Q-What do you call a cake that goes really fast?
Jokes apart, Scones are the quintessential british treat. No high tea is complete without this innocuously plain looking thing. On my first look, I wasn’t impressed. A scone looks like a sort of mutant cross between between an overblown biscuit and a crumpet. Taste is however another matter altogether.
A fresh well-made scone is the stuff legends are about. And I am not exaggerating. Fresh and well-made scones are also hard to come by. No, that stuff you get in Tescos or even Waitrose? That is not what I am talking about. They are just substandard ‘kaala dhabbas’ (excuse my hinglish) on the name. The real beauty of a well-made scone lies in its absolute freshness and a light feather like crumbly texture. This is why it is impossible to get good scones in supermarkets. In my dictionary, a scone that isn’t fresh isn’t a scone worth eating.
Another thing that the romantic in me loves about scones (pronounced as ‘Skoans’) is that it wasn’t designed to be eaten alone. Just like it takes two to tango, a scone is best enjoyed in pairs with ladles of cream. And jam. Whoever said three is a crowd had never tried scones with clotted cream and strawberry jam. More is best when it comes to cream and jam topping on the scone (not the savoury ones of course but I’ll come on that a bit later). Yes, I am going to encourage you to treat your tastebuds and indulge in the cardinal sin of dollops of cream with that scone in your hand along with your evening cuppa tea. It’s the perfect tea-time quickbread to be enjoyed with friends and family. Interestingly, one of the ‘great scone confusions’ is what do you first put on a scone? Traditionally, its jam first, followed by cream. I prefer it that way too but then to each there own. Food is best experienced your own way!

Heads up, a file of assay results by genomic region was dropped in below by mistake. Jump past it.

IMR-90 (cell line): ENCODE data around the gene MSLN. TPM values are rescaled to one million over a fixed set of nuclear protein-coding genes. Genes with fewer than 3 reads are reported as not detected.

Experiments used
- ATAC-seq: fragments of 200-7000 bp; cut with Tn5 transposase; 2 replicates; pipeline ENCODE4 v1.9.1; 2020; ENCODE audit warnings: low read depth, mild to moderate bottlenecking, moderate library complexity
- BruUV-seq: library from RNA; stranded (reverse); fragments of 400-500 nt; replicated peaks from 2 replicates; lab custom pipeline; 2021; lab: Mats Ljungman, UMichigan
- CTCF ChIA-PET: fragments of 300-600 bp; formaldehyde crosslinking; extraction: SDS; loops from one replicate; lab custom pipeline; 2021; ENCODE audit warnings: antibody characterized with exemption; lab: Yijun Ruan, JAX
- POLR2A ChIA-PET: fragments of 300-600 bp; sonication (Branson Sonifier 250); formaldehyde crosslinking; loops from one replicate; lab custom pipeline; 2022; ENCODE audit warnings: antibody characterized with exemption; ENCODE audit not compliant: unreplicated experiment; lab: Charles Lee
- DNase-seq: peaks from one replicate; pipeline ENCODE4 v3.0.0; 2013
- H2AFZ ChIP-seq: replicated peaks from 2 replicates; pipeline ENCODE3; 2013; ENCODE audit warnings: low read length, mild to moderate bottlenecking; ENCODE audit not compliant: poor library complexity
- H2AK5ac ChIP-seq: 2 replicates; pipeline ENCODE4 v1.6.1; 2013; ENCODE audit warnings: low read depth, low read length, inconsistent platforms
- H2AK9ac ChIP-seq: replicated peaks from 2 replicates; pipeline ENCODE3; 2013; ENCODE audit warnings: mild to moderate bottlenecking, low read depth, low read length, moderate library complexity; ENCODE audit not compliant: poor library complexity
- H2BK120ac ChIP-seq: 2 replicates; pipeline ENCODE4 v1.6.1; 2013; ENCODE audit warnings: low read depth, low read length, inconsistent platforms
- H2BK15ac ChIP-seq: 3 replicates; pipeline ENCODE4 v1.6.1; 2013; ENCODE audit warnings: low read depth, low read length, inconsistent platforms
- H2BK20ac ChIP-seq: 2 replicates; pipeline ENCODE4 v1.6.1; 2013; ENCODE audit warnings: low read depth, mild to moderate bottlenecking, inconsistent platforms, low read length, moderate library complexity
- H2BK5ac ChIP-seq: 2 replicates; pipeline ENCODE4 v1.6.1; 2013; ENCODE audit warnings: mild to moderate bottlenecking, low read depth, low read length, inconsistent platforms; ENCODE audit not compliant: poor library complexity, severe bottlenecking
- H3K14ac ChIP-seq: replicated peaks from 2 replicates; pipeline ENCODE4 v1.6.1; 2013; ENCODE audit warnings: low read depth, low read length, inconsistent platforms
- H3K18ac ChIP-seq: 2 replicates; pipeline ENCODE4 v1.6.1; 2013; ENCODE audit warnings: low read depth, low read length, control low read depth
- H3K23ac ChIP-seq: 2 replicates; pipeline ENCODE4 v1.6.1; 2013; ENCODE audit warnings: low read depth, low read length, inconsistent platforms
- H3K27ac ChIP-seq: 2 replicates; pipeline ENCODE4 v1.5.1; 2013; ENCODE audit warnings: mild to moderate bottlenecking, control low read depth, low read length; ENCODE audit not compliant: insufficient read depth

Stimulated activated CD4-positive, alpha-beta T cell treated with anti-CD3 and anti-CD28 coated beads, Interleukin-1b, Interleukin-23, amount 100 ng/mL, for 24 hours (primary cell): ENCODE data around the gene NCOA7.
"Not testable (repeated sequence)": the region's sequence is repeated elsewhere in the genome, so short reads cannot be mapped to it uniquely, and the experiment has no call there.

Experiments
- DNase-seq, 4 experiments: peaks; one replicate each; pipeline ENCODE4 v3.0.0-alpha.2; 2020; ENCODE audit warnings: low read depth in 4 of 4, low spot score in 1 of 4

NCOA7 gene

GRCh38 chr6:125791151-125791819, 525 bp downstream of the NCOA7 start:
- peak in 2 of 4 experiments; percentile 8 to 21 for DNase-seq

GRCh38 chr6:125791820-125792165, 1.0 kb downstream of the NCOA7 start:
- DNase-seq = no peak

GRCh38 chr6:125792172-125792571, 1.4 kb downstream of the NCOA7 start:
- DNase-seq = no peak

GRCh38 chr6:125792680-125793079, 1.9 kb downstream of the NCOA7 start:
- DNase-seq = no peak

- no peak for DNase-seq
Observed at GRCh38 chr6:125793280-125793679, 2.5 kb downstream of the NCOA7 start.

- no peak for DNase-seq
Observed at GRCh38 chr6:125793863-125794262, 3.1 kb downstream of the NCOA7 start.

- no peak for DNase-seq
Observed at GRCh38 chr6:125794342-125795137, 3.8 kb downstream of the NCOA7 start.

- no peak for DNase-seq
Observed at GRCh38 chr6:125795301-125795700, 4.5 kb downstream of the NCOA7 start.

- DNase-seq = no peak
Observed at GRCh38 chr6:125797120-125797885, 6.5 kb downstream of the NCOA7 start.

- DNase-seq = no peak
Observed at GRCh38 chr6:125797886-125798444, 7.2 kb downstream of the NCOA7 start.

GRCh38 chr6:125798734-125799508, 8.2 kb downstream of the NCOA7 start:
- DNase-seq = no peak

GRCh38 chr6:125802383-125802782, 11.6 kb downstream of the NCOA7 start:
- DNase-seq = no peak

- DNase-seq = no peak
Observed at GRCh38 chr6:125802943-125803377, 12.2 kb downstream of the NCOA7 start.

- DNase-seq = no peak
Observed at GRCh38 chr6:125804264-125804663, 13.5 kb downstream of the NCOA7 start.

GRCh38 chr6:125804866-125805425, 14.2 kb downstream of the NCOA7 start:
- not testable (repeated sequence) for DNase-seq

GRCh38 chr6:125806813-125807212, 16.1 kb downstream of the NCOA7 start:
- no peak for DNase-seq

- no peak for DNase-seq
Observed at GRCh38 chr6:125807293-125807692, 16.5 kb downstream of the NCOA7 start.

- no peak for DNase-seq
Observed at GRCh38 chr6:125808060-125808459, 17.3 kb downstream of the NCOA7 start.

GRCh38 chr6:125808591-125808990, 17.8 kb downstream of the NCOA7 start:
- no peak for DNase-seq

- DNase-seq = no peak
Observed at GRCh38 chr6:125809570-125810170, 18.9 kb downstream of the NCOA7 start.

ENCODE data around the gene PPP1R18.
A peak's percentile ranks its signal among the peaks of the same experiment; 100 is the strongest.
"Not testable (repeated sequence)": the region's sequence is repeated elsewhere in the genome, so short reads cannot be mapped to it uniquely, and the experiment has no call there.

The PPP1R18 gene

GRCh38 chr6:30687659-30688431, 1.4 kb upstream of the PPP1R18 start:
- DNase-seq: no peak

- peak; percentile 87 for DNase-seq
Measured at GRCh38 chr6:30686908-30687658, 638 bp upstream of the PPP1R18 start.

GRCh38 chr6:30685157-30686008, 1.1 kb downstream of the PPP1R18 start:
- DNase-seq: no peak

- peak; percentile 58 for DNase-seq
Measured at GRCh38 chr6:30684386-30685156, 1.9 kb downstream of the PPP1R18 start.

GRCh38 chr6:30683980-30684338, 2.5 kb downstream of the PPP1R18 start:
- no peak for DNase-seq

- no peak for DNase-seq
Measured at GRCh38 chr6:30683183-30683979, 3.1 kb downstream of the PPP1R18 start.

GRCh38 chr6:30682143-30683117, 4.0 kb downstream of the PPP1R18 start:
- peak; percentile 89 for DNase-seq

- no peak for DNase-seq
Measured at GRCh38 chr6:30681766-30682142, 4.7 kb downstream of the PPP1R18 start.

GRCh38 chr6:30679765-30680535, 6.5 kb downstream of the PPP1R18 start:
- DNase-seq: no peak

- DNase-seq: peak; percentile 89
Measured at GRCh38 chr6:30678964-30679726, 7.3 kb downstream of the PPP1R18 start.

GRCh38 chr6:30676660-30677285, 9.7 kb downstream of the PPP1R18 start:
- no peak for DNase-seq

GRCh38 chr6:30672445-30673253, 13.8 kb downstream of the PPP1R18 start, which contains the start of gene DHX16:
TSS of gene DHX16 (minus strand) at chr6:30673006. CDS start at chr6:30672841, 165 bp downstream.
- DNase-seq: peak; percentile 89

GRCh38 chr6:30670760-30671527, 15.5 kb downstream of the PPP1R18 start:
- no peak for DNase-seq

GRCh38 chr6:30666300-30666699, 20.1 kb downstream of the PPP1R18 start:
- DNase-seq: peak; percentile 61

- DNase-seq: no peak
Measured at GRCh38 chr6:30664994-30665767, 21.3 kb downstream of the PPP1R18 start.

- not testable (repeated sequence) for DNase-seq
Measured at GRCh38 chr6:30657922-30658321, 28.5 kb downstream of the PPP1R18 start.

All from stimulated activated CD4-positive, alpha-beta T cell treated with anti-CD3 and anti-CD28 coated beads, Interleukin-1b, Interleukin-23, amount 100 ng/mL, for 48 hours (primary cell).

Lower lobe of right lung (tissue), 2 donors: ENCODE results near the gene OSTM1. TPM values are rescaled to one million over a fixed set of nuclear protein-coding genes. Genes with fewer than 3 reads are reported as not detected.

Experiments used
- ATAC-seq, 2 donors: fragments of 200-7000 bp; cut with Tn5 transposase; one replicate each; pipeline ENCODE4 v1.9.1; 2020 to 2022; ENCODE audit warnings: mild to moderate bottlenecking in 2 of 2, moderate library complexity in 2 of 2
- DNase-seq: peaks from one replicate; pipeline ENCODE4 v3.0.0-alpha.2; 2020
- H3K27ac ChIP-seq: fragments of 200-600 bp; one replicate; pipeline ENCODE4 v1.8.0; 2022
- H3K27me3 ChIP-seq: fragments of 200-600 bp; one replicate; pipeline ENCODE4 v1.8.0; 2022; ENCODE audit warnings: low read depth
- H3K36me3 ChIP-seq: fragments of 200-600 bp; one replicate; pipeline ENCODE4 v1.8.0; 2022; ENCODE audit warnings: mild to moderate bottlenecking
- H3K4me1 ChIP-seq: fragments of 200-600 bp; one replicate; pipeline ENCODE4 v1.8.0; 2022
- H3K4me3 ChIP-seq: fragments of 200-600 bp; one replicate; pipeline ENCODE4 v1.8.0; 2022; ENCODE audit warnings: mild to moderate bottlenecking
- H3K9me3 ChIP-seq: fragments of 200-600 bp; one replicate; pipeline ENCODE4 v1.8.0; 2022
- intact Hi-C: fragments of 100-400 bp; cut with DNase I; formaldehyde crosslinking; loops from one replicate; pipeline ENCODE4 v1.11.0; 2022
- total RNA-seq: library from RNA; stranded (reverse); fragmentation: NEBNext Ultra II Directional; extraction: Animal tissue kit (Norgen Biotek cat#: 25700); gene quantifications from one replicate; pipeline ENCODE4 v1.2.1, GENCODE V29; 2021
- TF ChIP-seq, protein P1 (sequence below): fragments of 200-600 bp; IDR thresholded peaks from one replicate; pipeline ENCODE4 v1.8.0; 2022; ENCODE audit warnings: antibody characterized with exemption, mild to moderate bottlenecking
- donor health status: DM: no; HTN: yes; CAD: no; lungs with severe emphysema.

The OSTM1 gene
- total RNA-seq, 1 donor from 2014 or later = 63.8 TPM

So where really did this flat flat round fine flour cake originate? Some people say it took its name from the Stone of Destiny (or Scone), the place where Scottish kings were once crowned (and yes, there exists a palace of Scone). While others link its origins to the Welsh yeast cake ‘Baramaen’. The Oxford English Dictionary traces the word "scone" in print to 1513 to Aeneid, a book by Scot poet Gavin Douglas which describes the fine flour cake: The flour sconnis war sett in, by and by, wyth other mesis.' Others say it derives from from the Dutch or German words for ‘fine/beautiful bread’ (‘Schoonbrot’ and ‘Schonbrot’, respectively) or from the Gaelic ‘Sgon’, meaning ‘large mouthful’. No matter the origin, the Scot connection to this English pride is unmissable.
Some people even say that the best and different varieties of Scones are to be had in Scotlands and highlands. In lower regions of the country though (namely Oxford), the best Scones I’ve had till date are served at Old Parsonage Hotel on Banbury Road. Having tried Scones at various tea cafeterias and hotels reputed to have best scones inside of Oxford, I have to admit none comes close to the ones served at The Old Parsonage. Even Grand Café, England’s oldest coffeehouse serves scones that are pale in comparison and taste. Scones ofcourse come in different flavours in sweet and savoury range. I'll be trying lots of them soon. However, one thing is certain, a well-baked scone will always have you 'dil maange more'. Always! ;)